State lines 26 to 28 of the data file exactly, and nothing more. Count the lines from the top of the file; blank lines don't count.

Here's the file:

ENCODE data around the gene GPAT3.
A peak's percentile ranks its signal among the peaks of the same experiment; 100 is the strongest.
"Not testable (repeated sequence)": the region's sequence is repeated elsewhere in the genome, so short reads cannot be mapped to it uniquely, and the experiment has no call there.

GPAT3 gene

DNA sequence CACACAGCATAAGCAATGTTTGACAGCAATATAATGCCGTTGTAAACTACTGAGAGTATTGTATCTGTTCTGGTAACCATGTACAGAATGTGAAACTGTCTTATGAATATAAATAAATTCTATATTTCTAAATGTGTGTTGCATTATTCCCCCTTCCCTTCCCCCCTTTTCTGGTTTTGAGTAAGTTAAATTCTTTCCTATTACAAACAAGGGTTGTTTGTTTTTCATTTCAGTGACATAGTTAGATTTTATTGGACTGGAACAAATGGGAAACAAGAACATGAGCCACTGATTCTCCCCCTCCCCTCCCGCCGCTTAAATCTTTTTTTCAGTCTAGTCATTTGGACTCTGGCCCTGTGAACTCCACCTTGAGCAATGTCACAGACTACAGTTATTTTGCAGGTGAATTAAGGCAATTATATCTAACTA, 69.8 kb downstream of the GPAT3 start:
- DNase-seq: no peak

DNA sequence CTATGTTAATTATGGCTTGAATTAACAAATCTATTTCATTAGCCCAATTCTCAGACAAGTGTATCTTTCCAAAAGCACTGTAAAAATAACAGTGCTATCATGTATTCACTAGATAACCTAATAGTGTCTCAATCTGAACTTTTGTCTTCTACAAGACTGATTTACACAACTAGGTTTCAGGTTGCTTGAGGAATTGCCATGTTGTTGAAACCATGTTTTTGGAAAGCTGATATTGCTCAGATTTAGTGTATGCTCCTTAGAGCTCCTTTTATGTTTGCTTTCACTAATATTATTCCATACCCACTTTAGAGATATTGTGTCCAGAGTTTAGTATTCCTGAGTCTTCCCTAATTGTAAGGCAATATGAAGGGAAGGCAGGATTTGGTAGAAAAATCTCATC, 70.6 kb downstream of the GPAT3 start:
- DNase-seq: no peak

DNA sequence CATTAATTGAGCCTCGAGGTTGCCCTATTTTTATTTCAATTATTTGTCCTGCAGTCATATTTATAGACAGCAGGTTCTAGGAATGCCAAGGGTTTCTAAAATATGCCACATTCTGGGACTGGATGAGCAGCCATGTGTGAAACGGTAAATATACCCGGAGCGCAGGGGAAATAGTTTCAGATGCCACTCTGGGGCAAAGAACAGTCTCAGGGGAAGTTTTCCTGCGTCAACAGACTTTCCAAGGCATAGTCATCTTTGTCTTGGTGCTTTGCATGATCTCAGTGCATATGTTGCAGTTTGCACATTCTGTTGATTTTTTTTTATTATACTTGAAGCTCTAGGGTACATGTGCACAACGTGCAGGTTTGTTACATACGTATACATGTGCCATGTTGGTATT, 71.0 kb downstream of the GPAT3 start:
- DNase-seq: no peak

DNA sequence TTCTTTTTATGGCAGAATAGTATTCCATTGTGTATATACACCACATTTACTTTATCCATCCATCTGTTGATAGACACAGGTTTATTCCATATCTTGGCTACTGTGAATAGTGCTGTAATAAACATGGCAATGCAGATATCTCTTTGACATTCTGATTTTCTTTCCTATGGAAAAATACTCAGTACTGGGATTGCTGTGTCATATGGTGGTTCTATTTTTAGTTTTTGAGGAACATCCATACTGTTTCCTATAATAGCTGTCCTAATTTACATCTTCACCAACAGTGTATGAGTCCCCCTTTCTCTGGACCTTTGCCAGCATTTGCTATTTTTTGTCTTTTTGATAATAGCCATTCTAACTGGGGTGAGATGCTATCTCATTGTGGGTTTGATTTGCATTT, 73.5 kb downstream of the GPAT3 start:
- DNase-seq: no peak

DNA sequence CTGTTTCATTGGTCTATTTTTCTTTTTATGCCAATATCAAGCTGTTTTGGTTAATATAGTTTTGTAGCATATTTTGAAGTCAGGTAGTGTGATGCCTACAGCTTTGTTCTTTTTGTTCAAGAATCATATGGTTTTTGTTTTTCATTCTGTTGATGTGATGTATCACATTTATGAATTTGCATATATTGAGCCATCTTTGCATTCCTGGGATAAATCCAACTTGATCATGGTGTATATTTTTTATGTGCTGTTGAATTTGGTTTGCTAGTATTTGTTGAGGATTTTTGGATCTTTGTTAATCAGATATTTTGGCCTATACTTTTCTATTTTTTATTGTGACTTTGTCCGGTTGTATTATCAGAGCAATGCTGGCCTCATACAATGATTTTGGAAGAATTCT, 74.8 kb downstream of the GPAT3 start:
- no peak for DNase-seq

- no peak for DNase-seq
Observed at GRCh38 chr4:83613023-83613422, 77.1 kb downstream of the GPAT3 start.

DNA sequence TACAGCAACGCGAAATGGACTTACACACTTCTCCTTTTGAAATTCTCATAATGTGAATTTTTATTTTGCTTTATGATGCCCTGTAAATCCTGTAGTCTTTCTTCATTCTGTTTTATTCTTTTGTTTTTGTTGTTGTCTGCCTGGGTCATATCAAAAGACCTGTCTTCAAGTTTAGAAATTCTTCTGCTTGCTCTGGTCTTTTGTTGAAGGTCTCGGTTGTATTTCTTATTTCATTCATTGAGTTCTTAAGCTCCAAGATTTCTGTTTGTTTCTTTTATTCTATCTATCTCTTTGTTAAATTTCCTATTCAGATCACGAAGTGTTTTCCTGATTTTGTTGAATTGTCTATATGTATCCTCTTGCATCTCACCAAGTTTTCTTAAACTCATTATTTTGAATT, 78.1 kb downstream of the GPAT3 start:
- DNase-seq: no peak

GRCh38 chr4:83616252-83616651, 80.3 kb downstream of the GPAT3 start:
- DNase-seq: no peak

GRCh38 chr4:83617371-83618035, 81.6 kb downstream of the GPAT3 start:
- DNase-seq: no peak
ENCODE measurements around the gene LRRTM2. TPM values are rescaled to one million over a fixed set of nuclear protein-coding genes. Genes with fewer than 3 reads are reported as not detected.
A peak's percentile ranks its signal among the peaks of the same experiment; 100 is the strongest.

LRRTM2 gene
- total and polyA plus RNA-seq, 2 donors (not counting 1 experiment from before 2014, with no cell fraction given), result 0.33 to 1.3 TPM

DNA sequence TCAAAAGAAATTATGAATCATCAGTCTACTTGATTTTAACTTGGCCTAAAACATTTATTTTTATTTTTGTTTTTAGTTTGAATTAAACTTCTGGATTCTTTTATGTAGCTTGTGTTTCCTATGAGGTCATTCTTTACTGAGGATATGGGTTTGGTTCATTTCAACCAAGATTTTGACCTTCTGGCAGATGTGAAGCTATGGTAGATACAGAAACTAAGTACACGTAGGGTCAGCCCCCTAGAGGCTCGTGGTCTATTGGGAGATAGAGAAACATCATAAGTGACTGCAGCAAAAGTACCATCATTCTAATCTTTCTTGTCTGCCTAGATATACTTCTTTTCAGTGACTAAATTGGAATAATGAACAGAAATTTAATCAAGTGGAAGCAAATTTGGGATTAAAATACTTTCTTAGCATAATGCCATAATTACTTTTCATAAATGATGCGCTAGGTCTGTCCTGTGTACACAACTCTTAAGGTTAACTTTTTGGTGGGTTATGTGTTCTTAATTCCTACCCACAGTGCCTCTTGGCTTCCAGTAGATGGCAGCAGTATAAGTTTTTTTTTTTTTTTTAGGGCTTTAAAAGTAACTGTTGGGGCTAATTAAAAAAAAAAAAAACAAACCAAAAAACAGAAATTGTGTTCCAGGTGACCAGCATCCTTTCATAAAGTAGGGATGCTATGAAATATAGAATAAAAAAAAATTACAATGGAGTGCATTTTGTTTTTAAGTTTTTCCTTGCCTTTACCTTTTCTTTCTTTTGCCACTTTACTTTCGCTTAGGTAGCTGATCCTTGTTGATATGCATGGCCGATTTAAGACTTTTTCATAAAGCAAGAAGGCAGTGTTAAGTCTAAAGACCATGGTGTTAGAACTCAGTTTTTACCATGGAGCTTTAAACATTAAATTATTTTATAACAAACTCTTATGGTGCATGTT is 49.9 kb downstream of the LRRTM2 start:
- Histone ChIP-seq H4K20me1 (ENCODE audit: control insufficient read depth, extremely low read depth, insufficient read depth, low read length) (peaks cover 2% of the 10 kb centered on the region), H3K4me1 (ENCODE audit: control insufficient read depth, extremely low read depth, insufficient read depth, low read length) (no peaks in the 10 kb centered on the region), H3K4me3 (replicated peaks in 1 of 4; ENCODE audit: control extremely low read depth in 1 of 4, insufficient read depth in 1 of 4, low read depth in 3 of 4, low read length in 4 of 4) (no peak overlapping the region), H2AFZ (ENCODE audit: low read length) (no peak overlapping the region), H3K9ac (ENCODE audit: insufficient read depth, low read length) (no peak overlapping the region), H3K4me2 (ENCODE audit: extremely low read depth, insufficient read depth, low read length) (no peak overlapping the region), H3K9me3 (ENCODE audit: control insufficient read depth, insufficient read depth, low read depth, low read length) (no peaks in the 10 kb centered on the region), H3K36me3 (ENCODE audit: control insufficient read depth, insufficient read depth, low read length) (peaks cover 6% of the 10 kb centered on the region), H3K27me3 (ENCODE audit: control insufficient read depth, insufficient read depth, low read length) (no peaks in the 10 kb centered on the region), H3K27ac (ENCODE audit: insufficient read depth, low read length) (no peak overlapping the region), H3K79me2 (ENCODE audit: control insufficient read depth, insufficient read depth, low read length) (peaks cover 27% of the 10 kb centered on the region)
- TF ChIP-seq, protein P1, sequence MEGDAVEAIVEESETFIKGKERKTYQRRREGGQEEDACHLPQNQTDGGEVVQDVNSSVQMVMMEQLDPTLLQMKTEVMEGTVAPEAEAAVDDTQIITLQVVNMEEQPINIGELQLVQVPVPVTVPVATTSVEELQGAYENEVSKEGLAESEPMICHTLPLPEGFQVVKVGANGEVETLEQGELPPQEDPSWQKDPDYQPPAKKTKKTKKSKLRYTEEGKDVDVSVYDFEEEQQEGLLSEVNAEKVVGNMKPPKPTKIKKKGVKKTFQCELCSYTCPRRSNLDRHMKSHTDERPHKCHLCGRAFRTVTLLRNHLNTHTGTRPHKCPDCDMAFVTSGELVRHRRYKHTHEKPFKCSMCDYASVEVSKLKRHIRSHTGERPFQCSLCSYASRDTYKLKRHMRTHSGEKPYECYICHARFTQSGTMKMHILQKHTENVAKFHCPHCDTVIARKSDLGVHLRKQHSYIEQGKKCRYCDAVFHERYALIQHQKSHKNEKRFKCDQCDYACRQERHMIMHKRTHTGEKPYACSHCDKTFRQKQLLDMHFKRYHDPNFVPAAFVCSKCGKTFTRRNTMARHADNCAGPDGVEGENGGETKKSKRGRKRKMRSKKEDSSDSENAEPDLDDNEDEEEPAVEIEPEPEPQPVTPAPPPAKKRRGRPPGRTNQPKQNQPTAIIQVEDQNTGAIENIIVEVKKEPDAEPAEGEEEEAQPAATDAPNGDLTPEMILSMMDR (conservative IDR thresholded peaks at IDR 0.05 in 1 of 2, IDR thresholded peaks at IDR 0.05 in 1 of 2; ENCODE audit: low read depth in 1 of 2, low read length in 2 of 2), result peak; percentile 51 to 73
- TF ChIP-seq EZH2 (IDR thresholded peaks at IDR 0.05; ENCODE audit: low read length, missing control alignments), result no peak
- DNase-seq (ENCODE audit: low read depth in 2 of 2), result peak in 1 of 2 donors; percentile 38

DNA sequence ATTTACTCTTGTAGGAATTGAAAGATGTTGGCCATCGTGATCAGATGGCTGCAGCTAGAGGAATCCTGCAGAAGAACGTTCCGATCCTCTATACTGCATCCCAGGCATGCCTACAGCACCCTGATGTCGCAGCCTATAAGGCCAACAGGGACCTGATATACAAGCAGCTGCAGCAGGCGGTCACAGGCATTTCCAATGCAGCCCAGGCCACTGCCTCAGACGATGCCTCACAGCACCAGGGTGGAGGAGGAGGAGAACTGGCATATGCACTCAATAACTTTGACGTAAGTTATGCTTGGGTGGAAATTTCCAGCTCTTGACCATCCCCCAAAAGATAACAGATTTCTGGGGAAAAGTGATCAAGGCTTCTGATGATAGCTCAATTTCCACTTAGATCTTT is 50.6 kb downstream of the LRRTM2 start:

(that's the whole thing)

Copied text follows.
- total and polyA plus RNA-seq, 2 donors (not counting 1 experiment from before 2014, with no cell fraction given), result 0.33 to 1.3 TPM

DNA sequence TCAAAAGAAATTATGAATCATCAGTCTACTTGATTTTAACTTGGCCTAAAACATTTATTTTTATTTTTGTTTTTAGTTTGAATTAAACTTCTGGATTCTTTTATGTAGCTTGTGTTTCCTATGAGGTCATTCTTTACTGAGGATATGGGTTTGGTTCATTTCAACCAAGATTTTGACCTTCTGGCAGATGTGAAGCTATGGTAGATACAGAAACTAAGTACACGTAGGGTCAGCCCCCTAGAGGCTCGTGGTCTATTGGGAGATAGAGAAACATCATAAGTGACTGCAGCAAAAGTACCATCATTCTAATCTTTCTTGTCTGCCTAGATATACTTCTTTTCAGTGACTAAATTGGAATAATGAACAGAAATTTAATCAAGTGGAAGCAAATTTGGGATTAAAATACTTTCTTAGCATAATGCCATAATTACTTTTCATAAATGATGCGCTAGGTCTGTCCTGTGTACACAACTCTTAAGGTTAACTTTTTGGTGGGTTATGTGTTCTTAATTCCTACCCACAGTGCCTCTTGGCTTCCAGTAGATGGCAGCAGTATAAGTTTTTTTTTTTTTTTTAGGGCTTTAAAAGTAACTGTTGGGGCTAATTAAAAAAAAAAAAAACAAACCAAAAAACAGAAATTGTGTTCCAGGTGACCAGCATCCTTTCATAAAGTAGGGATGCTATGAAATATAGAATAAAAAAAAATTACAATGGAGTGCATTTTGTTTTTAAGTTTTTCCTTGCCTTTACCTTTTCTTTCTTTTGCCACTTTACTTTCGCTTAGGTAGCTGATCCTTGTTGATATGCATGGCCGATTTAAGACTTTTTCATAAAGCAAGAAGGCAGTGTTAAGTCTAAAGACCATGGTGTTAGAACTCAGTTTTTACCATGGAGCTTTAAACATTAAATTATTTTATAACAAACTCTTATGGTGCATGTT is 49.9 kb downstream of the LRRTM2 start:
- Histone ChIP-seq H4K20me1 (ENCODE audit: control insufficient read depth, extremely low read depth, insufficient read depth, low read length) (peaks cover 2% of the 10 kb centered on the region), H3K4me1 (ENCODE audit: control insufficient read depth, extremely low read depth, insufficient read depth, low read length) (no peaks in the 10 kb centered on the region), H3K4me3 (replicated peaks in 1 of 4; ENCODE audit: control extremely low read depth in 1 of 4, insufficient read depth in 1 of 4, low read depth in 3 of 4, low read length in 4 of 4) (no peak overlapping the region), H2AFZ (ENCODE audit: low read length) (no peak overlapping the region), H3K9ac (ENCODE audit: insufficient read depth, low read length) (no peak overlapping the region), H3K4me2 (ENCODE audit: extremely low read depth, insufficient read depth, low read length) (no peak overlapping the region), H3K9me3 (ENCODE audit: control insufficient read depth, insufficient read depth, low read depth, low read length) (no peaks in the 10 kb centered on the region), H3K36me3 (ENCODE audit: control insufficient read depth, insufficient read depth, low read length) (peaks cover 6% of the 10 kb centered on the region), H3K27me3 (ENCODE audit: control insufficient read depth, insufficient read depth, low read length) (no peaks in the 10 kb centered on the region), H3K27ac (ENCODE audit: insufficient read depth, low read length) (no peak overlapping the region), H3K79me2 (ENCODE audit: control insufficient read depth, insufficient read depth, low read length) (peaks cover 27% of the 10 kb centered on the region)